Is Coincidental Rhinosinusitis a Predisposing Factor for Postoperative Central Nervous System Infection After Endoscopic Endonasal Transsphenoidal Surgery?.
Kim, Do Hyun MD *; Hong, Yong-Kil MD, PhD +; Jeun, Sin-Soo MD, PhD +; Park, Jae-Sung MD +; Kim, Soo Whan MD, PhD *; Cho, Jin Hee MD, PhD *; Park, Yong Jin MD, PhD *; Kim, Junghwan MD *; Park, Moon Il MD *; Kim, Sung Won MD, PhD *
Journal of Craniofacial Surgery.
29(3):e319-e322, May 2018.
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Background: To investigate the effect of rhinosinusitis in patients who undergo surgery via the endoscopic endonasal transsphenoidal approach (EETSA).
Methods: The authors retrospectively reviewed the medical records of patients who underwent surgery via the EETSA between February 2009 and November 2016. In total, 505 patients were included in the study. Preoperative paranasal sinus computed tomography, sellar magnetic resonance imaging, and nasal endoscopy were performed for all the patients.
Results: Fifteen patients without sphenoid sinusitis underwent surgery with the concomitant transsphenoidal approach and functional endoscopic sinus surgery, and showed no central nervous system (CNS) complication. During surgery via the EETSA, the presence of rhinosinusitis did not significantly affect the incidence of postoperative CNS infection (P = 0.051), except for sphenoid sinusitis (P = 0.003). Conversely, the incidence of postoperative CNS infection was not related significantly to the Lund-Mackay score or tumor size. The risk of CNS infection was 12.151-fold higher in patients with sphenoid sinusitis (95% confidence interval, 3.153-46.827; P <= 0.001).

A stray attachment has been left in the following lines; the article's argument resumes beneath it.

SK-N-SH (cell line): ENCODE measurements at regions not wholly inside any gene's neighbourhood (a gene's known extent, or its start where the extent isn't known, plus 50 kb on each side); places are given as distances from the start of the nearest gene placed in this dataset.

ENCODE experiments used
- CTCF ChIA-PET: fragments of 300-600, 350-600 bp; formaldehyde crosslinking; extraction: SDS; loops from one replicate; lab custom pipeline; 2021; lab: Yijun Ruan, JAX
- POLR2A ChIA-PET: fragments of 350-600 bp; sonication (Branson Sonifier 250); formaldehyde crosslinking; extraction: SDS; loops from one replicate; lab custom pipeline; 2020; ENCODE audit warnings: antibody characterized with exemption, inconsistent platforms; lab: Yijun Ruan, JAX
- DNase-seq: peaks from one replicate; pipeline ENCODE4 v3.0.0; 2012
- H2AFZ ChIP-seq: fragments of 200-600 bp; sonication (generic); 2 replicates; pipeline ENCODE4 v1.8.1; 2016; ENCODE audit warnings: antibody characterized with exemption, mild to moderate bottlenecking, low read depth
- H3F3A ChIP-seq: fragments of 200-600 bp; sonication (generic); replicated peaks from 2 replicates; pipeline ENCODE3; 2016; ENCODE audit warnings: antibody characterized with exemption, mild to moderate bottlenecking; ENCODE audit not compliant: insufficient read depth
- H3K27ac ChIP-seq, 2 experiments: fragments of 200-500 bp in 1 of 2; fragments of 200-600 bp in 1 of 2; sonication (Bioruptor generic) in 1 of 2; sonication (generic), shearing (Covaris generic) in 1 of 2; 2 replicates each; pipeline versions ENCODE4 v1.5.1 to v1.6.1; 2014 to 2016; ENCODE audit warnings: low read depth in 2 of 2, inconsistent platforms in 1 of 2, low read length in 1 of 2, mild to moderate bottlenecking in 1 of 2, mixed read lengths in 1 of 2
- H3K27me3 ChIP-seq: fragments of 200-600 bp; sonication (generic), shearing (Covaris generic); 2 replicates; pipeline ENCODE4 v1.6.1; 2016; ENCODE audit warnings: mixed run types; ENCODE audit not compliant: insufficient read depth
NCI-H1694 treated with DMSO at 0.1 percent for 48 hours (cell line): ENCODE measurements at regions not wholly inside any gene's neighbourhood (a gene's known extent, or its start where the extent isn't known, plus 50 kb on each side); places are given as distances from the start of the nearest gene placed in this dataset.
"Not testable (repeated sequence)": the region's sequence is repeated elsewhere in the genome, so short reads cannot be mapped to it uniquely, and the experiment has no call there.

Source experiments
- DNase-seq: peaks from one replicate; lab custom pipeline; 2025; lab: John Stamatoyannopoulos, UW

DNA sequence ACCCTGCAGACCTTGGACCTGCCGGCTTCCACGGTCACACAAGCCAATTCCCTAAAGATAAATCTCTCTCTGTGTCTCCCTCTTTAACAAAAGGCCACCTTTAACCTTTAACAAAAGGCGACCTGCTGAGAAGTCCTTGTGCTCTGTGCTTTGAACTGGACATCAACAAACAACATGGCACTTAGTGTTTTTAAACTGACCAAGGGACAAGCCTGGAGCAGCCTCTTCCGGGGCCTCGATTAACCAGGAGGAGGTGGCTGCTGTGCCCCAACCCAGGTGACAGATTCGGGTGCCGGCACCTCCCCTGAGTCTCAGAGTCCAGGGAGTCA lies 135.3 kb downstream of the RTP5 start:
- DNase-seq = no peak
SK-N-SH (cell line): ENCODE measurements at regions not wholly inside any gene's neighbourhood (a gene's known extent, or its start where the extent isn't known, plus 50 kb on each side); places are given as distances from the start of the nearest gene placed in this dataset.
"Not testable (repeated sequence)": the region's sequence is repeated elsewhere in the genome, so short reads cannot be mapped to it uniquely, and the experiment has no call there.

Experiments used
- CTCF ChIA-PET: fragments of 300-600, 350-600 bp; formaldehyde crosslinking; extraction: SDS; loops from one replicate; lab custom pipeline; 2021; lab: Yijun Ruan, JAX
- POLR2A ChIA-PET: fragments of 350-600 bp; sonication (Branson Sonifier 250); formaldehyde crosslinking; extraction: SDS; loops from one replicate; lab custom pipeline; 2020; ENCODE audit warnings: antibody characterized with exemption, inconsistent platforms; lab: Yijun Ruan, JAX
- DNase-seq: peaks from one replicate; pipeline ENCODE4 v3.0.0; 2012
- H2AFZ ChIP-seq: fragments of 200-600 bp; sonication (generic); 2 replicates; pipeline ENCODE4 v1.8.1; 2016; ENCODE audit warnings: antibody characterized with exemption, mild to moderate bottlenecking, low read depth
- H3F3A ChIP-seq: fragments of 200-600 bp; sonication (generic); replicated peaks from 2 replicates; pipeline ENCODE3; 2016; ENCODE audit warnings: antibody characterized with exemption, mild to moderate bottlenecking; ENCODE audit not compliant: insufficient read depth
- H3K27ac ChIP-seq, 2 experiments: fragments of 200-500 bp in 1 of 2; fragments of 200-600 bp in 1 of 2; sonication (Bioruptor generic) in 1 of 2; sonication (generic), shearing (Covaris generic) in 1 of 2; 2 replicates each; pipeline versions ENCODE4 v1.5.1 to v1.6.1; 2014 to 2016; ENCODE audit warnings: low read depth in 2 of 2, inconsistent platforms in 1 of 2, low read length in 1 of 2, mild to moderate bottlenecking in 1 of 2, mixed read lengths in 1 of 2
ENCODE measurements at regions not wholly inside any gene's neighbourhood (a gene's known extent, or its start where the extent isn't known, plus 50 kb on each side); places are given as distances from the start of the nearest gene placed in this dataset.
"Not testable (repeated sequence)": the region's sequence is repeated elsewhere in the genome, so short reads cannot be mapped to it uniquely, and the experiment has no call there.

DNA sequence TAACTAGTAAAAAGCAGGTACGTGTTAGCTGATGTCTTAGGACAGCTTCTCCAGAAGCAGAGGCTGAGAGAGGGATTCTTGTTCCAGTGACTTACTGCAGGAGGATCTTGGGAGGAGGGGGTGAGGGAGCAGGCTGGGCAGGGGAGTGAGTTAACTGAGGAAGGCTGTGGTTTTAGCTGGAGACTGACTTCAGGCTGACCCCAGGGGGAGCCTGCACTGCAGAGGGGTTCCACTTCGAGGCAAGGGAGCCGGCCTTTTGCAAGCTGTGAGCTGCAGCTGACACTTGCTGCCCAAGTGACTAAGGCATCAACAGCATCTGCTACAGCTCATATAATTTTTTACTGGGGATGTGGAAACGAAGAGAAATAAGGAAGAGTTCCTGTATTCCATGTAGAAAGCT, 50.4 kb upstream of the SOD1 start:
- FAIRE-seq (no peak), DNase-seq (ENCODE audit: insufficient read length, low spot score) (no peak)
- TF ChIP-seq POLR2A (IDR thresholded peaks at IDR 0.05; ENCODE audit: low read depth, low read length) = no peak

Conclusion: Surgery via the EETSA and functional endoscopic sinus surgery can be safely performed together in most patients with rhinosinusitis. However, sphenoid sinus infection appears to be a predisposing factor for postoperative CNS infection. Therefore, a separate surgical procedure for sphenoid lesions should be considered in these patients before the use of the EETSA.
(C) 2018 by Mutaz B. Habal, MD.